Labour and Conservative MPs speak in House of Commons on importance of effective approach for young adults in CJS

Conservative MP, Paul  Maynard, and Labour Shadow Justice Minister, Andy Slaughter, speak about young adults, the German model, and maturity, in a House of Commons debate on Transparency and Consistency of Sentencing, at which Dominic Grieve and Ken Clarke were present.



Paul Maynard (Conservative, MP for Blackpool North and Cleveleys):


Despite the fall in child custody, one in 10 prisoners are still in the 18 to 20 age group. Admittedly, this has spiked because of the riots, quite correctly in my view. However, the independent panel that looked into the riots identified the lack of support for young people moving from the youth justice system to the adult justice system as a contributory factor to the occurrence of the riots, which is worth bearing in mind. The Barrow Cadbury Trust found that almost half of those in the 18 to 20 age group were in local authority residential care and 40% had suffered some sort of domestic violence. The Secretary of State for Work and Pensions has stated in a Centre for Social Justice report that


“increasing penalties for offenders will do little to stop the next generation of prisoners and unlock the cycle of deprivation which so many young people are trapped in, unless it is accompanied by an attempt to tackle the underlying drivers of crime.”


That is why I am concerned that any model that focuses simply on imprisonment and increasing the number of prisoners will not solve the wider problem we face.


We all age physically at different speeds, but we also age emotionally at different speeds. The human brain is not mature until the mid-20s—I suspect that for certain Members it might be much older, but I do not dare to speculate. It is worth looking at the model used in Germany, where those in the 18 to 21 age group are assessed for maturity. If the individual has a communication delay or learning disabilities, for example, there is the option that they will be disposed of through the youth justice process. That has been shown to work well in solving individual problems.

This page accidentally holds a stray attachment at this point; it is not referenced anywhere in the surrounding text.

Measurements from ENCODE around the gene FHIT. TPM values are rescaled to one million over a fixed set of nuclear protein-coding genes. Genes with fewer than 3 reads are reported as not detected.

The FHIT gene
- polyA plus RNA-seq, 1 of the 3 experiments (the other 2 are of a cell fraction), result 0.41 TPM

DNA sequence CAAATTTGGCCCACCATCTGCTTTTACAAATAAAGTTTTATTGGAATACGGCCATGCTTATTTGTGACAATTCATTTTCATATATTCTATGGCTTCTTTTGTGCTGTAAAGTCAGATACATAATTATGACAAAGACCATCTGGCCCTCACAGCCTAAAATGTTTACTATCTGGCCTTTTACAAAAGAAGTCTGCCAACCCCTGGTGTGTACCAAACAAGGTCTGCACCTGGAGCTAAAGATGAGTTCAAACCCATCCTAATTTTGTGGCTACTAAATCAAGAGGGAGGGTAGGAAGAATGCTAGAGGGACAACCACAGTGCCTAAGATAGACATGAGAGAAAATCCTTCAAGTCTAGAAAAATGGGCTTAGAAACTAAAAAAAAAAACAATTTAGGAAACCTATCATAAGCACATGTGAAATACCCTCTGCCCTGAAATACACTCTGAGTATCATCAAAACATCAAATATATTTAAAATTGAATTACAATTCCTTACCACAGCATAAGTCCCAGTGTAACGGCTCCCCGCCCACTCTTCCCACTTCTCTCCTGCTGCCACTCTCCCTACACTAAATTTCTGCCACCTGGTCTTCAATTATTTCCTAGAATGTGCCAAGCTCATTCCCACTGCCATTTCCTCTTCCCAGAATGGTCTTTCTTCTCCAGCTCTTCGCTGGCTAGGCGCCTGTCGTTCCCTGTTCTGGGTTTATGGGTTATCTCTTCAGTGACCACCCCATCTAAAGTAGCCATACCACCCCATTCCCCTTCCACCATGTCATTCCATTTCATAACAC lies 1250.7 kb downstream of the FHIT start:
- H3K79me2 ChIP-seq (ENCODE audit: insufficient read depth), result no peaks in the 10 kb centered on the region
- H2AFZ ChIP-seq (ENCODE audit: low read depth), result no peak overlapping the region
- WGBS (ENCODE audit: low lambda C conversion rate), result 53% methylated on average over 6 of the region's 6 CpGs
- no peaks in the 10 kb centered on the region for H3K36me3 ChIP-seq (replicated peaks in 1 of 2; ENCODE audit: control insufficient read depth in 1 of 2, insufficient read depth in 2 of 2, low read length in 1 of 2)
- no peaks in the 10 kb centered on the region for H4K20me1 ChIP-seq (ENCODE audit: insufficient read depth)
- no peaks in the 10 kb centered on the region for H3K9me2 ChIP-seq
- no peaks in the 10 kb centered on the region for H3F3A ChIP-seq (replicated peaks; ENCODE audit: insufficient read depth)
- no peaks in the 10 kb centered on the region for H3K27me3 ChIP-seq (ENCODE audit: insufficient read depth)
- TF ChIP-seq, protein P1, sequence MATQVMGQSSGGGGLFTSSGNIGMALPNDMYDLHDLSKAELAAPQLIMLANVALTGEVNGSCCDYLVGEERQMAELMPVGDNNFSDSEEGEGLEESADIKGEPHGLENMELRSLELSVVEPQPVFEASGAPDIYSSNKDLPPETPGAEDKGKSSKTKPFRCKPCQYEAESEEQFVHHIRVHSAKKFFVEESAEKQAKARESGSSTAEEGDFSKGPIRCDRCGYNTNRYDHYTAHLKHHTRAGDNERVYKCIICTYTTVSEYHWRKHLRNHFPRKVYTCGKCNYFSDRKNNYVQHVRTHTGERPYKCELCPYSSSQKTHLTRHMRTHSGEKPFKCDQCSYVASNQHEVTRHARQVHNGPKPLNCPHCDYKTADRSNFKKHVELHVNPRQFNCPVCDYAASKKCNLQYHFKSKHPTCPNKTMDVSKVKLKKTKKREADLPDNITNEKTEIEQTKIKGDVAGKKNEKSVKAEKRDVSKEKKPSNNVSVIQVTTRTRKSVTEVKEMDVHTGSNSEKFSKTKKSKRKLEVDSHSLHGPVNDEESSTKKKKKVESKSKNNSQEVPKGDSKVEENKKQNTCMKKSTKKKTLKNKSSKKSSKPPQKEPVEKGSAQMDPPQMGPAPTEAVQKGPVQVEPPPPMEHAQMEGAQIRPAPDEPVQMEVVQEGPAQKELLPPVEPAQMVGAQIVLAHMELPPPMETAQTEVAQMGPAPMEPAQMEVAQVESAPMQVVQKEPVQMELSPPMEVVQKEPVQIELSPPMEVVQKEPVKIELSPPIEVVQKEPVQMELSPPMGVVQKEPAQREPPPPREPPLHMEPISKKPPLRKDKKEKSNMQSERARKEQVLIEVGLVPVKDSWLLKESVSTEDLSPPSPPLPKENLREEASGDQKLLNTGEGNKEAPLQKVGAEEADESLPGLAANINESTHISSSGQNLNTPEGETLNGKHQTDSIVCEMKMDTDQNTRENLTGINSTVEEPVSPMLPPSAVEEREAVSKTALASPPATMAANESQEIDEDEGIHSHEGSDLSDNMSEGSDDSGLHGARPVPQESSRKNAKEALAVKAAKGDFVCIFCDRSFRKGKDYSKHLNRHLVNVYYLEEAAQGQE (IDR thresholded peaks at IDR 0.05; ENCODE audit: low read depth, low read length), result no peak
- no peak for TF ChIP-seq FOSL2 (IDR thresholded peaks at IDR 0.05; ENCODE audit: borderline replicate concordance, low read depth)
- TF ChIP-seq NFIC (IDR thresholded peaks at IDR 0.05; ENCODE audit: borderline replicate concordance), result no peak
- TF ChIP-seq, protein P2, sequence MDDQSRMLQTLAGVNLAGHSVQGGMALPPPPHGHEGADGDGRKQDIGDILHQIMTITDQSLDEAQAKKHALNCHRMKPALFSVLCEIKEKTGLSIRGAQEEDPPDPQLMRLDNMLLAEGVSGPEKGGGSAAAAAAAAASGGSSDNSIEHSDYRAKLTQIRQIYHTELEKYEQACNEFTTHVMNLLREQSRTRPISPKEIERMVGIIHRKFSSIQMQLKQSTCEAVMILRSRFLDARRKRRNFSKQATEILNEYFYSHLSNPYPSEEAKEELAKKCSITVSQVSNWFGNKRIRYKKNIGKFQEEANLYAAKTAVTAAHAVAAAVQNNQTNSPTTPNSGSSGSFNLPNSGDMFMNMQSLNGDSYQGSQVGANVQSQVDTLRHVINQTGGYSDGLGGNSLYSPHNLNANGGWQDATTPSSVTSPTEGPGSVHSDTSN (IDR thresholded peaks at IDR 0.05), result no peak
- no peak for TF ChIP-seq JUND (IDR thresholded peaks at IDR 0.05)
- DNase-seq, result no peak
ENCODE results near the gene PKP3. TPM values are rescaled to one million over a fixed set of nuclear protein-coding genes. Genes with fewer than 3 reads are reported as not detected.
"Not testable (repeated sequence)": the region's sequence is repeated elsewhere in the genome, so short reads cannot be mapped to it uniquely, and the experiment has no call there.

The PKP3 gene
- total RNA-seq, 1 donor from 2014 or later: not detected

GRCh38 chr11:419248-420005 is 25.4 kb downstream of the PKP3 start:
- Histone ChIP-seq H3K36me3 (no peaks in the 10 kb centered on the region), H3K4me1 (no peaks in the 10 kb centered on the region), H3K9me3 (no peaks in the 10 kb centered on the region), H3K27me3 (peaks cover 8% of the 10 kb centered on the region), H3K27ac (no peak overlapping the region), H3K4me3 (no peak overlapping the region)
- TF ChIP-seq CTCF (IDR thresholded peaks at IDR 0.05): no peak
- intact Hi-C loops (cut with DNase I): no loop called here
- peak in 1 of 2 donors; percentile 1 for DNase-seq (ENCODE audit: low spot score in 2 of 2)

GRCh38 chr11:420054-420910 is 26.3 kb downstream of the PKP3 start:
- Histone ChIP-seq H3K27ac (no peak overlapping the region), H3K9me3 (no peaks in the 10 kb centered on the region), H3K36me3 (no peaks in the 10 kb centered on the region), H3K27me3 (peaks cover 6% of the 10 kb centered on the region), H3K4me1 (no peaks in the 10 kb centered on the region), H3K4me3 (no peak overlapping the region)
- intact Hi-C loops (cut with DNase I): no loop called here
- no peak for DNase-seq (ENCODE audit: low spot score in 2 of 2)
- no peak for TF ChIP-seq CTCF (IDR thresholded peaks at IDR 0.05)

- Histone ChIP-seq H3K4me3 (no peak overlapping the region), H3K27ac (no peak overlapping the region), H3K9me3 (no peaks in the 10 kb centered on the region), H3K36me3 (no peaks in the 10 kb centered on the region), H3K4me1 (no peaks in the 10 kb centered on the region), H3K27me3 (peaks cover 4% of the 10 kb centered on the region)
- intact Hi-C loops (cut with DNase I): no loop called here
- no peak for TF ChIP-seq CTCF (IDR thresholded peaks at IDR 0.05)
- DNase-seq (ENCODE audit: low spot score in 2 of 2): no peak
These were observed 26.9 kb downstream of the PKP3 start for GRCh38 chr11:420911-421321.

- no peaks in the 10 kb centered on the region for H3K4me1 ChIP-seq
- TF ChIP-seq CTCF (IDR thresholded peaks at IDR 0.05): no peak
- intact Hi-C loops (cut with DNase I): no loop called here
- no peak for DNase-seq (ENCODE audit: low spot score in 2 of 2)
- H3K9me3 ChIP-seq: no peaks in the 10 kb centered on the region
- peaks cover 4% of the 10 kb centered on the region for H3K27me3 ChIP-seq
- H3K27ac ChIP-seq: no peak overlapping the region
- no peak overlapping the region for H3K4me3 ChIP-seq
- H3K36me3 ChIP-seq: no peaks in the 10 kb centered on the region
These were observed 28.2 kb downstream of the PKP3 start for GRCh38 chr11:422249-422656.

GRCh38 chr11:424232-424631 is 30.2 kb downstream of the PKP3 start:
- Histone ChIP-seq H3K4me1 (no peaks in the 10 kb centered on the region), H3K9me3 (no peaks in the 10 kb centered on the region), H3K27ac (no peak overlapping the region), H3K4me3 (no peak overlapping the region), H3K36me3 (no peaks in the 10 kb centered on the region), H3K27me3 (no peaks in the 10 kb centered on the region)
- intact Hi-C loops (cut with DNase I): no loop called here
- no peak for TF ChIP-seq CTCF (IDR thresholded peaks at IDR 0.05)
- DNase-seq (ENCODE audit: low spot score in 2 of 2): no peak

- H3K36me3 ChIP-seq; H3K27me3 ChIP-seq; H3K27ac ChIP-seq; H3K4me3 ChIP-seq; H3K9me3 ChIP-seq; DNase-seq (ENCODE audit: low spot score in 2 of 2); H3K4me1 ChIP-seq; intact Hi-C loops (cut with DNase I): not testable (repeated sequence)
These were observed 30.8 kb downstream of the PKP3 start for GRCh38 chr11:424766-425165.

It is also important that our political rhetoric in the Chamber, on both sides, is mature when we discuss criminal justice. The Prison Reform Trust—I declare an interest as a trustee—recently published a report examining the reasons for the decline in child imprisonment. It found that politicians had played no role in that at all. Indeed, the best it could say about us was that we did not impede the process. I welcome the fact that the Government and others are now rejecting the easy, knee-jerk options. The Mayor’s strategy on youth crime, for example, was notably mature and robust in how it sought to tackle the issue. Similarly, the Legal Aid, Sentencing and Punishment of Offenders Bill has made great strides in the right direction, although I am sure that we would want to see some of them move more quickly. I commend the Sentencing Council for the judicious work it has done so far, and I congratulate the Opposition, empty though their Benches are, on having done the right thing in setting it up.


In response to Paul Maynard, Andy Slaughter, labour shadow justice minster, said:


The hon. Member for Blackpool North and Cleveleys, who is now in his place, made a clear case, and one that should be heard in this House, for the reduction in prison numbers… I agreed absolutely when he talked about the need for effective community punishments and the previous Government’s record on reducing youth custody by 30%. He raised the subject of young adults and 18 to 24-year-olds in prison, which I know the Prison Reform Trust is currently looking at. It is a neglected area. However it is to be dealt with, whether it is through NOMS or whether it is through the Youth Justice Board, it is an area to which we urgently need to turn our attention.